Mike Wittenstein [mikewittenstein]
What is your specialty?
Where can we view your portfolio online?
What made you interested in design?
It's a better problem-solving tool than committees or compromise. With good design, everyone gets more of what they want!
What has been your professional career path?
Undergraduate foreign language
Graduate degree in services marketing
Real Estate Analyst
Experience design firm
What is your motivation? What makes you get up in the mornings?
I believe that things can be better--way better! I believe that in all of our endeavors, we should work on purpose and by design, not just to make and have things, but to set examples and share experiences. Because that is how each of us, as humans, leaves our mark on our culture, our society, and on the world we are all co-creating.
How would you define your design style?
Practical, simple, inexpensive, fun, but with a few attention-grabbing, gotta-talk-about-it, interactive and technical innovations that delight customers, engage employees, and profit shareholders at the same time.
How do you promote and move your work?
Doing good work seems to do the trick. I stay moderately active on social media and keep an up-to-date website at www.MikeWittenstein.com. Promoting others also has its positive paybacks ;-)
In which new areas would you like to experiment?
I'm looking forward to doing work in Brazil and in Latin America. I speak Portuguese from having lived almost two years in Brazil as an exchange student.
Shapes, color, concept: where do you usually begin when conceiving a design?
I use my ears first to listen for problems and to hear things 'that don't fit'. Then I use my eyes to see what customers and employees see. Next, my head to reconcile all I've experienced and to surface ideas that can make the customer and/or employee experience better for everyone. Unlike other designers I've met, I save the shapes, colors, tactile feelings for last. For me, that's the interpretive level, used to communicate emotions. I love collaborating with great designers who have a command of the things I'm not as good at. It's more fun and the results are always better than what I can do alone.
What is your favourite type of customer?
I like working with values-based/driven, charismatic leaders who care about their employees and customers and who know they want to differentiate their brands with a better customer experiences. Projects with people that fit this description are always magical.
To a certain point, is copying justifiable?
Yes if you do it in moderation, if it fits the project's needs, if you can't find a better solutions yourself, and if you credit the originator.
List some things you dislike seeing in design.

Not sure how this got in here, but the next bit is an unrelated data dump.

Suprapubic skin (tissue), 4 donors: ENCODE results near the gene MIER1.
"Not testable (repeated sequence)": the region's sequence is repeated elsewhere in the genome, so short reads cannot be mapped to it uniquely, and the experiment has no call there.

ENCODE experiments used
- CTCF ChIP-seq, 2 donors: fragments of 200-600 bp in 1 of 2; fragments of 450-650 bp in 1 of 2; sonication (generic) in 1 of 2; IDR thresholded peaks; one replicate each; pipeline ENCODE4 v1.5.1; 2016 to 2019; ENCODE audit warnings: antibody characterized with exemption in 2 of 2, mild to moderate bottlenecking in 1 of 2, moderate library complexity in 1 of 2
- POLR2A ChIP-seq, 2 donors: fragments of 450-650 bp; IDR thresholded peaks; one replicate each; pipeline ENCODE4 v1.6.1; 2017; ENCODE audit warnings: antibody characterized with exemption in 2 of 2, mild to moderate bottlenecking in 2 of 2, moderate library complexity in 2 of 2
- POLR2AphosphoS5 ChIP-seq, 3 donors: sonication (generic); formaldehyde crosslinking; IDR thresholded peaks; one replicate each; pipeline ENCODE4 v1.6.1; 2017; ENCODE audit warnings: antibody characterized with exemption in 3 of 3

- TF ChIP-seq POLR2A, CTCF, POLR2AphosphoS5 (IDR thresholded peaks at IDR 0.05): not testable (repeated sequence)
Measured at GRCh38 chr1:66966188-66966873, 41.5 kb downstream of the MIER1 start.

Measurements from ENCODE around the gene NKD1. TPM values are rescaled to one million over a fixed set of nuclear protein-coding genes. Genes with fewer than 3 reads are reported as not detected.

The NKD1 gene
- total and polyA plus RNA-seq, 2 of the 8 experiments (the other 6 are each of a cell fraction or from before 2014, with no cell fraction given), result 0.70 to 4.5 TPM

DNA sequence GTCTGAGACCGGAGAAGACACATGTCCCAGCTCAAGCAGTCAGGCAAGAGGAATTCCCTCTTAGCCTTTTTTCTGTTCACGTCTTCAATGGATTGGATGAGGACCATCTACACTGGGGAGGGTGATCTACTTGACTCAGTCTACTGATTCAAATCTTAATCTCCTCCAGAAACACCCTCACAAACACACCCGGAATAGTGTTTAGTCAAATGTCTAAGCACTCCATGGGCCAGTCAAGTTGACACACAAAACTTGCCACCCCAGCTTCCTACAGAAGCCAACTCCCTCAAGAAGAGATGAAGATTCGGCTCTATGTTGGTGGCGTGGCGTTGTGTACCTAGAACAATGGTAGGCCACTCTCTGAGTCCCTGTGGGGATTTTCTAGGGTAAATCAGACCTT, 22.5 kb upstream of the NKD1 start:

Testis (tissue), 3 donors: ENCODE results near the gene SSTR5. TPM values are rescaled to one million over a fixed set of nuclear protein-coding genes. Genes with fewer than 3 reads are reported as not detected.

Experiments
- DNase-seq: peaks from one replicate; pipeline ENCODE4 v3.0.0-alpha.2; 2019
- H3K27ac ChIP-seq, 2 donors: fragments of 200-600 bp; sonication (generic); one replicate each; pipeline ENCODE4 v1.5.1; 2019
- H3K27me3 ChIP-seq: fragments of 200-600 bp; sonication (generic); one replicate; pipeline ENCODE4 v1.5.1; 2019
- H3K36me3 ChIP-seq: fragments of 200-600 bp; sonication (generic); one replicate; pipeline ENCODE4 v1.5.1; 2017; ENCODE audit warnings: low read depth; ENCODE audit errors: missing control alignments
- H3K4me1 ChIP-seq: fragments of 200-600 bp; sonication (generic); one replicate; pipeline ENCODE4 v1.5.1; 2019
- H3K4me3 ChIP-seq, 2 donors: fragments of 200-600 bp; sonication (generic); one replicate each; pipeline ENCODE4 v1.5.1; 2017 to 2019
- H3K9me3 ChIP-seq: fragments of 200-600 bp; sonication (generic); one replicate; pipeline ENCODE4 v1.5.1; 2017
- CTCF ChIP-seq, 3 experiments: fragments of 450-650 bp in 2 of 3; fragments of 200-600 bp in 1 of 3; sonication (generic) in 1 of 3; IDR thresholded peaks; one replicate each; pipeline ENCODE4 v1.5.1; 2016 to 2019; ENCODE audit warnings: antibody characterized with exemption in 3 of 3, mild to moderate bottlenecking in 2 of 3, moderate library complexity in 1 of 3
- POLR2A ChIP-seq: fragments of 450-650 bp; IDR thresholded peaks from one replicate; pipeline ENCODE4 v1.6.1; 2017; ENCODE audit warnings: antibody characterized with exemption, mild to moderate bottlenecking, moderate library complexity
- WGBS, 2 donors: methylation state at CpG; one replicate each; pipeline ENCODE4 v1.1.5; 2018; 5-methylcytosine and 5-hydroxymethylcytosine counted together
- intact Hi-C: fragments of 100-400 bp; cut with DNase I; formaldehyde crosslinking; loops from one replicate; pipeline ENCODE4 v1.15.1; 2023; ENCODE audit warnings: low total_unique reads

Laziness, poor execution, and too much ego (I believe good experience design is always about the user or client).
Do you believe the newer generations are better at designing?
Collaboration interfaces, travel experiences, and places to hang-out.
With which type of client would you decline in working for?
I don't work for services and products that often (in my opinion) harm others such as tobacco products or porn.
Which professionals in your field -contemporary or past- do you most admire?
I'm always inspired by individuals and teams who call their shot early and who hit their mark. For example, Babe Ruth would use the tip of his bat to show the pitcher he was facing exactly where he was going to hit their next pitch. When he did this, it was usually a home run. Seeing far enough ahead to make a difference with design is one of the thinking experiments that drives me--and helps me make better implementation decisions once a design is nearing completion.
Which software applications do you most utilize in your work?
This answer will be software plus...
Think Buzan's iMindMap Ultimate for quickly outlining ideas and approaches.
My assistant who transcribes countless hours of conversations for me.
www.TouchpointDashboard.com for laying out customer journeys.
My Wacom tablet for quick sketching.
Looxcie (wireless video capture) for capturing in-the-moment proof points.
Working with sketch artists who help my clients see-what-they-say. Jorn Nielsen from Denmark is one such person: http://www.mikewittenstein.com/see-what-you-say/
Up to what point do your designs reflect your personality?
In my opinion, a designers are always a part of his/her work. Knowing those values clearly is important so that when you're tackling client's work, you can consciously represent their values (not ignoring your own) in design decisions.
If you weren't a designer, what would you be doing?
Speaking, facilitating, consulting, teaching, traveling, and woodworking. The more interesting story is that I had opportunities to become an accountant and a real estate broker. I'm so glad life pointed me in this direction ;-)
At this moment, what would be your dream job or project?
I'm working on them ;-)
Currently, I'm helping brands make big changes to their customer experiences -- and big changes to their futures as a result.
Can you see yourself in this field twenty years from now?
Without a doubt!
Which design resources online do you frequently visit?
The interesting answer to this question is that I try to include about 20% of new design research with each project. It keep the project--and me--fresh!